Serbian Orthodox, Holiday: November 21
The monastery, which was founded around 1197AD, is the land border between the worldly republic and the monks republic. It lies like a fortress in the valley.
As the founder is Rastko, a son of the Serbian Emperor Stefan Nemanja. He had secretly gone to Athos to live as a monk Savas, first, in the Panteleimon monastery, then in the monastery Vatopedi. In 1197AD his father followed him to the Holy Mountain. Together, they wanted to establish their own convent at the north of the peninsula.
These were the remnants of a monastery that around the year 1000AD was found by Georgios Chelantaris. This was first mentioned in 1015AD. On its walls the two monks built now their new convent, which had the name that has retained until today.
Savas later left Athos in 1220AD and became the first Archbishop of the independent Serbs and is therefore considered the founder of the independent Church of Serbia. The monastery, however, was given in the following centuries steadily donations from home, and his position as the center of the Serbian Orthodox piety was strengthened.
It has got a collection of old icons, a beautiful altar book and several valuable crystal vessels, all from the 14th Century. The church is decorated with frescoes from 1320AD and from the year 1623AD designed into Serbian style.
In 1722AD, approximately two thirds of the monastic buildings were on flames. Another major fire in 1891AD destroyed large parts of the monastery. But in 1896AD King Alexander I, first ruler of the Kingdom of Serbia, came to the monastery and he had the money and the Serbian monks started the reconstruction.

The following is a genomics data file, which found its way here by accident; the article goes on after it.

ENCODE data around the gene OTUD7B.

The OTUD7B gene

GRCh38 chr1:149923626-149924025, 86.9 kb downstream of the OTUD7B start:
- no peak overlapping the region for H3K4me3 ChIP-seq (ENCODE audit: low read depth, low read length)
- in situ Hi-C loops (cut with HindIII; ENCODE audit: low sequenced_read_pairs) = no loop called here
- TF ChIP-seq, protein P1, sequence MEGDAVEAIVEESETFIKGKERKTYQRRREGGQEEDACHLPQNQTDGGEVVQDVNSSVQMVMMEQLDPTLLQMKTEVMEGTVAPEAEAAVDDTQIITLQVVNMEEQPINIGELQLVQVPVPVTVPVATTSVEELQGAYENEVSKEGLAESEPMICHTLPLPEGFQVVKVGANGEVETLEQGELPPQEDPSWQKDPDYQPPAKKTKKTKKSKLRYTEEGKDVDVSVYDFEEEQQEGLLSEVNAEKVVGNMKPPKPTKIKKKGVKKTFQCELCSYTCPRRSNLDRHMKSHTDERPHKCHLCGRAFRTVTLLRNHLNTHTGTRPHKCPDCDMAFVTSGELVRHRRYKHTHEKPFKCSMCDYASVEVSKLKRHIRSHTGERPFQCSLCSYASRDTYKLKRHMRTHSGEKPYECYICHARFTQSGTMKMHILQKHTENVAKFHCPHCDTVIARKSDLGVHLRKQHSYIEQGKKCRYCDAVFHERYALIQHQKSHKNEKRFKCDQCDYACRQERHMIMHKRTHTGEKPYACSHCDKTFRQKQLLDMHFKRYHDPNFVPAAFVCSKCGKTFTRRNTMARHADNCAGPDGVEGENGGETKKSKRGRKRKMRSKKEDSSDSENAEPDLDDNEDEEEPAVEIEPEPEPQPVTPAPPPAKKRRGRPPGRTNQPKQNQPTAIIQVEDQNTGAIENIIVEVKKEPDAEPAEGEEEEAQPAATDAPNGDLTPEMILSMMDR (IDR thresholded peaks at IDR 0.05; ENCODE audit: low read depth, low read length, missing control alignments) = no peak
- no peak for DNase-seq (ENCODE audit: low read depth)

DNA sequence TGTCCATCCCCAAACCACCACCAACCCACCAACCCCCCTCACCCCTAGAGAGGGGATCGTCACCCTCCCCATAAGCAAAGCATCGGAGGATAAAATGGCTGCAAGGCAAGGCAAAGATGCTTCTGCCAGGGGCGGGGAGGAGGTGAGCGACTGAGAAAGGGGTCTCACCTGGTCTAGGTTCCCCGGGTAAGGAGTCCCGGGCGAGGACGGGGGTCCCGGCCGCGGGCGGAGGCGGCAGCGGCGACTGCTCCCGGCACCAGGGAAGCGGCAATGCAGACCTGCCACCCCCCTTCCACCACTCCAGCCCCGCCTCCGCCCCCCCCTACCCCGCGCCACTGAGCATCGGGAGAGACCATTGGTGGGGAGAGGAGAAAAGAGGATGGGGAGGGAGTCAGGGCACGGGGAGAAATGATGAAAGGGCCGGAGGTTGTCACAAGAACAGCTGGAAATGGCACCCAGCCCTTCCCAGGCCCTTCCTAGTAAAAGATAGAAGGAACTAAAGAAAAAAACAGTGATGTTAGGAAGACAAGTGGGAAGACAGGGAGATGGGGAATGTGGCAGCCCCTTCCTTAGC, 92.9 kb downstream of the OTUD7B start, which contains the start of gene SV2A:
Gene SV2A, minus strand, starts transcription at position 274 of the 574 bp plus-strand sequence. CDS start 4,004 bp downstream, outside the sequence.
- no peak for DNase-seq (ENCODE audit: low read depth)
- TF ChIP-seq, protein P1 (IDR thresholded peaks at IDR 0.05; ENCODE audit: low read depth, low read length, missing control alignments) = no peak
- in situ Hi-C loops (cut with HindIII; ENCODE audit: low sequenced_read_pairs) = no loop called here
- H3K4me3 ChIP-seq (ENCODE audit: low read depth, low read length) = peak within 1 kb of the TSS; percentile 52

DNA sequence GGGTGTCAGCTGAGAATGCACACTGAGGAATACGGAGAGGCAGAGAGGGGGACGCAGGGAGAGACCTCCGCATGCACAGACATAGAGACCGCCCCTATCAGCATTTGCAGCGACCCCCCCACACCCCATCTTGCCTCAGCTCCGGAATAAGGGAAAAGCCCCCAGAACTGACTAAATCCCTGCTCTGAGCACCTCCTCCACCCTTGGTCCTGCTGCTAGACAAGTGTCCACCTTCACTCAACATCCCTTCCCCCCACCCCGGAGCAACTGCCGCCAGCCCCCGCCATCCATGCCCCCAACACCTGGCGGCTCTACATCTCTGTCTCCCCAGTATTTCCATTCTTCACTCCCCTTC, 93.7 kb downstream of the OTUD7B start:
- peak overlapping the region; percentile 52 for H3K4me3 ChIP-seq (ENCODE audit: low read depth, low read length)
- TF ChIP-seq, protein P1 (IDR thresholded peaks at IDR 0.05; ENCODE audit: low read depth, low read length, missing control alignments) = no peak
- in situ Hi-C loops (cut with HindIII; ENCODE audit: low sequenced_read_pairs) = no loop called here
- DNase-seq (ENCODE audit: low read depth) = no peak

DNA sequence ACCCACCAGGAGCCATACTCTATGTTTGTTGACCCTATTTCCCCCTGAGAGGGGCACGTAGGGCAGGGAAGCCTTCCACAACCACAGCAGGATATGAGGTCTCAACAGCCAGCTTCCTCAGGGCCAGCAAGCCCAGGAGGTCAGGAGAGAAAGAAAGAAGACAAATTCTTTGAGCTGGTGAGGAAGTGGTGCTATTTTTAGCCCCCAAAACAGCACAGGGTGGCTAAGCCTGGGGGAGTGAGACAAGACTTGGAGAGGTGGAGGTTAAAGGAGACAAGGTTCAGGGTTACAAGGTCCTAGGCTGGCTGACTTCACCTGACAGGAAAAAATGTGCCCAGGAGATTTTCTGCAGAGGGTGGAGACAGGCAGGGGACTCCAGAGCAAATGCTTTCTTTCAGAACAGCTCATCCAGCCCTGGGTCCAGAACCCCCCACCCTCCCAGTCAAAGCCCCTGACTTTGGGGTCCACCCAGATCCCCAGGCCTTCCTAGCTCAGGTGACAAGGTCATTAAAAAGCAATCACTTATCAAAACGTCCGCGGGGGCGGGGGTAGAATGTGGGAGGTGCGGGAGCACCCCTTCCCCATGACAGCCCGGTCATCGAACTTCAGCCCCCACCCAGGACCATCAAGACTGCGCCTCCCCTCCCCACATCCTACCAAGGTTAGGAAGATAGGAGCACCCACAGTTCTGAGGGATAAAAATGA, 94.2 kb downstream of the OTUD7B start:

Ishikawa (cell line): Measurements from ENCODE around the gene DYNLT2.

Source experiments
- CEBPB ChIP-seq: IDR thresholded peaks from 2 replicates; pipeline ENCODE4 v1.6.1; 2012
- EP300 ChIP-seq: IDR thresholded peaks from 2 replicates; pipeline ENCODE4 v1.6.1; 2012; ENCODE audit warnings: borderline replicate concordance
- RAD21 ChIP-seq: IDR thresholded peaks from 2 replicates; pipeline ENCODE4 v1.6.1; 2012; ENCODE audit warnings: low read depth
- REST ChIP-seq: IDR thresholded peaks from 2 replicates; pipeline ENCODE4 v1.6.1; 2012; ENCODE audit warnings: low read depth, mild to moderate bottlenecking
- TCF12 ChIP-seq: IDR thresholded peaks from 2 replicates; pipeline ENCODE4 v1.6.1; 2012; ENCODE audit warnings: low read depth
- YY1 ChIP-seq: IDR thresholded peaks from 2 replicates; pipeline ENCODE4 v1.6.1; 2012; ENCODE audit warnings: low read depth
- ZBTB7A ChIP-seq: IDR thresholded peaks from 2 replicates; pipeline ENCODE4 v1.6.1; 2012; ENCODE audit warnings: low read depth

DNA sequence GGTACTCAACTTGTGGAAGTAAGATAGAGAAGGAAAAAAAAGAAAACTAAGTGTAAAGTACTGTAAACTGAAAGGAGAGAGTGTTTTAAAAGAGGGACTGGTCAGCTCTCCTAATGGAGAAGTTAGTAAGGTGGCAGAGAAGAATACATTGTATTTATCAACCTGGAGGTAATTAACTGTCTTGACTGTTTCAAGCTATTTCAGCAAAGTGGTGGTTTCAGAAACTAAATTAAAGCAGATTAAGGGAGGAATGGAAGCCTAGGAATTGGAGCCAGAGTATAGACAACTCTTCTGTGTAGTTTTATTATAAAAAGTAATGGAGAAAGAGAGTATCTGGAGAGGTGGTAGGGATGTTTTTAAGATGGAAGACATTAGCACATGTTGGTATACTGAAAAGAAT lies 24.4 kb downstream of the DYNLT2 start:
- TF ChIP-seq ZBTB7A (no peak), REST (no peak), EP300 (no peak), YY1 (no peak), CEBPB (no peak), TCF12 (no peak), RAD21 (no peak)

On the night of 6th to 7th March 2004, however, valuable wall paintings from the 18th and 19th Century again came on flames. Many icons, manuscripts and frescoes couldn’t be saved, the material damage was nearly 10 million euros, from the idealistic point of view the destruction is unimaginable.
In addition, the monks had to leave the monastery because of the fire, since up to half of it had been destroyed. Serbia and the Serbian Orthodox Church restored the monastery. The Trapeza and the Katholikon in the southern part of that fire were spared.
Including a splinter from the cross of Christ, a piece of reed, with which the vinegar-soaked sponge was served to Jesus, as well as the Shroud of the crucified (although in Turin have one also). Also there are over 20,000 printing and nearly 1,000 manuscripts, as well as over 400 original documents, testifying the history of the monastery.